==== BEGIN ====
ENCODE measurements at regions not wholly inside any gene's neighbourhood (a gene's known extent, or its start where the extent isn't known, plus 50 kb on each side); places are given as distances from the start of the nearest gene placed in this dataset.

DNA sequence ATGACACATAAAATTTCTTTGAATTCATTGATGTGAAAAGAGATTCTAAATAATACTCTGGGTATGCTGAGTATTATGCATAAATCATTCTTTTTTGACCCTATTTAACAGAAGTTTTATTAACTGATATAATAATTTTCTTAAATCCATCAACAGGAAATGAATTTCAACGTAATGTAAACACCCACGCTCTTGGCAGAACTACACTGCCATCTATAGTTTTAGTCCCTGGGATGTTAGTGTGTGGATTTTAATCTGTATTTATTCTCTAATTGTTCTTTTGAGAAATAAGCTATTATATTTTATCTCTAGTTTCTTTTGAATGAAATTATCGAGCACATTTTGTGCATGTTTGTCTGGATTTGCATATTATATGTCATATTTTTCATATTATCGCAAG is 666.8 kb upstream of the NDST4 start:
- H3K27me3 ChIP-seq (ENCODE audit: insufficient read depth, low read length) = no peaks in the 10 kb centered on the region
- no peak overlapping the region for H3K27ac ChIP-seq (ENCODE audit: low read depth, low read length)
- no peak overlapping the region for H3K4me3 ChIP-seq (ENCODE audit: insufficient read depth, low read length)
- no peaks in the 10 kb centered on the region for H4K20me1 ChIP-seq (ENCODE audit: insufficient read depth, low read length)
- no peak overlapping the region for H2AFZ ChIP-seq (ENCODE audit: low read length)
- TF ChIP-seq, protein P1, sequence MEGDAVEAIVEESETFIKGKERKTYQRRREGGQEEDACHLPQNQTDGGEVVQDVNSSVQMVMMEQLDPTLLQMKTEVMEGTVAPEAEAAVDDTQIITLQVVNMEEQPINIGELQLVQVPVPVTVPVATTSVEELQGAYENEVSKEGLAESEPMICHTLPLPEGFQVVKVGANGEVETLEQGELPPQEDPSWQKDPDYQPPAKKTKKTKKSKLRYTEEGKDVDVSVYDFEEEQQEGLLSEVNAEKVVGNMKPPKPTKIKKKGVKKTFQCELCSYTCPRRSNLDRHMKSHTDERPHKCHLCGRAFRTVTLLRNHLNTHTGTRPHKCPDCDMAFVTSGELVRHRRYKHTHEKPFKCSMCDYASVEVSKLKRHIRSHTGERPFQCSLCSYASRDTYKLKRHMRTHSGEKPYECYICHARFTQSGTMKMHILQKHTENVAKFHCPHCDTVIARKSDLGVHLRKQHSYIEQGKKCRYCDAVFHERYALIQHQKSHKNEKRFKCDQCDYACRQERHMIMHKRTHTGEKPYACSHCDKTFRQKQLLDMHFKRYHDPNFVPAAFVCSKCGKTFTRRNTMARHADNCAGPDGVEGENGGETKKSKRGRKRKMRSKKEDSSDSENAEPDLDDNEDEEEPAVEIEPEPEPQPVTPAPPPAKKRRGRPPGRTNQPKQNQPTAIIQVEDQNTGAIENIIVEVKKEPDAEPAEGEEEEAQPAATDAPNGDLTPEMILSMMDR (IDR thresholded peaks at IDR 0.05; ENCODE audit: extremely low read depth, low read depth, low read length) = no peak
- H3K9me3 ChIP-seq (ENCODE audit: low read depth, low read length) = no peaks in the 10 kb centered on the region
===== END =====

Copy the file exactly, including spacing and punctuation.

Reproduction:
ENCODE measurements at regions not wholly inside any gene's neighbourhood (a gene's known extent, or its start where the extent isn't known, plus 50 kb on each side); places are given as distances from the start of the nearest gene placed in this dataset.

DNA sequence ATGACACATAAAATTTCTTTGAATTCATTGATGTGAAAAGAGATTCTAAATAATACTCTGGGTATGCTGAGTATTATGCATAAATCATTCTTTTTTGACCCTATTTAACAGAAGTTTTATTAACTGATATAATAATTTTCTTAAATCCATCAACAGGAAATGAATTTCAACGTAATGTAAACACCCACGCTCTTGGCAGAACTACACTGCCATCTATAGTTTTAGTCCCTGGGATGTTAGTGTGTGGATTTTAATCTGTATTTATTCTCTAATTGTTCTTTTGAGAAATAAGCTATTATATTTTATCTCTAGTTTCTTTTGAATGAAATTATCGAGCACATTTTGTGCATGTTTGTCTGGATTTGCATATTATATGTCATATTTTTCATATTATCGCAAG is 666.8 kb upstream of the NDST4 start:
- H3K27me3 ChIP-seq (ENCODE audit: insufficient read depth, low read length) = no peaks in the 10 kb centered on the region
- no peak overlapping the region for H3K27ac ChIP-seq (ENCODE audit: low read depth, low read length)
- no peak overlapping the region for H3K4me3 ChIP-seq (ENCODE audit: insufficient read depth, low read length)
- no peaks in the 10 kb centered on the region for H4K20me1 ChIP-seq (ENCODE audit: insufficient read depth, low read length)
- no peak overlapping the region for H2AFZ ChIP-seq (ENCODE audit: low read length)
- TF ChIP-seq, protein P1, sequence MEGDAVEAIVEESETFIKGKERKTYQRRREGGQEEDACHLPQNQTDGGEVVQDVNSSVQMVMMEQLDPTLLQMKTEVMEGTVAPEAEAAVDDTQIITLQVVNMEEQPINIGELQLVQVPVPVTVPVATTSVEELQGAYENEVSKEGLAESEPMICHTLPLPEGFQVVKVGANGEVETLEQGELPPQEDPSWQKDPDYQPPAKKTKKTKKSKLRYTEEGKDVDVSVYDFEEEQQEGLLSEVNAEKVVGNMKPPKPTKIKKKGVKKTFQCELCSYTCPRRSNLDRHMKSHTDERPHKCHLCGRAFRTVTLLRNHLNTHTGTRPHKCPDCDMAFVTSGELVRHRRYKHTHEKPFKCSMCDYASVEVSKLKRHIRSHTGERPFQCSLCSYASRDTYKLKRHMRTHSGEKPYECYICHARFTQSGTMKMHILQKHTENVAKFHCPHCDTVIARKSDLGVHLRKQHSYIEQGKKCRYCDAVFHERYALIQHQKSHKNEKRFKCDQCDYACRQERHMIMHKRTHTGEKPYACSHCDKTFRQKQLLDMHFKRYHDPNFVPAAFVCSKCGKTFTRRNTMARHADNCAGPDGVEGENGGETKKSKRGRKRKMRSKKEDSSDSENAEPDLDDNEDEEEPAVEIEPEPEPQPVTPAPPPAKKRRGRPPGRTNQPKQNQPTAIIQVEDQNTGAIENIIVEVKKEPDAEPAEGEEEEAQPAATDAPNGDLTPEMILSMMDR (IDR thresholded peaks at IDR 0.05; ENCODE audit: extremely low read depth, low read depth, low read length) = no peak
- H3K9me3 ChIP-seq (ENCODE audit: low read depth, low read length) = no peaks in the 10 kb centered on the region